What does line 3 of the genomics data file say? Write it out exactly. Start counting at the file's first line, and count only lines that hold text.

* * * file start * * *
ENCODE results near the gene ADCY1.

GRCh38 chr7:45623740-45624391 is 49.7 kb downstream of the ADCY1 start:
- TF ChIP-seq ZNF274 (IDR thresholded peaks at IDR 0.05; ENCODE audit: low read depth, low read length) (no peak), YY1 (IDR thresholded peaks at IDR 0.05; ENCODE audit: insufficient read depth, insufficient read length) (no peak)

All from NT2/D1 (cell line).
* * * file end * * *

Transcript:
- TF ChIP-seq ZNF274 (IDR thresholded peaks at IDR 0.05; ENCODE audit: low read depth, low read length) (no peak), YY1 (IDR thresholded peaks at IDR 0.05; ENCODE audit: insufficient read depth, insufficient read length) (no peak)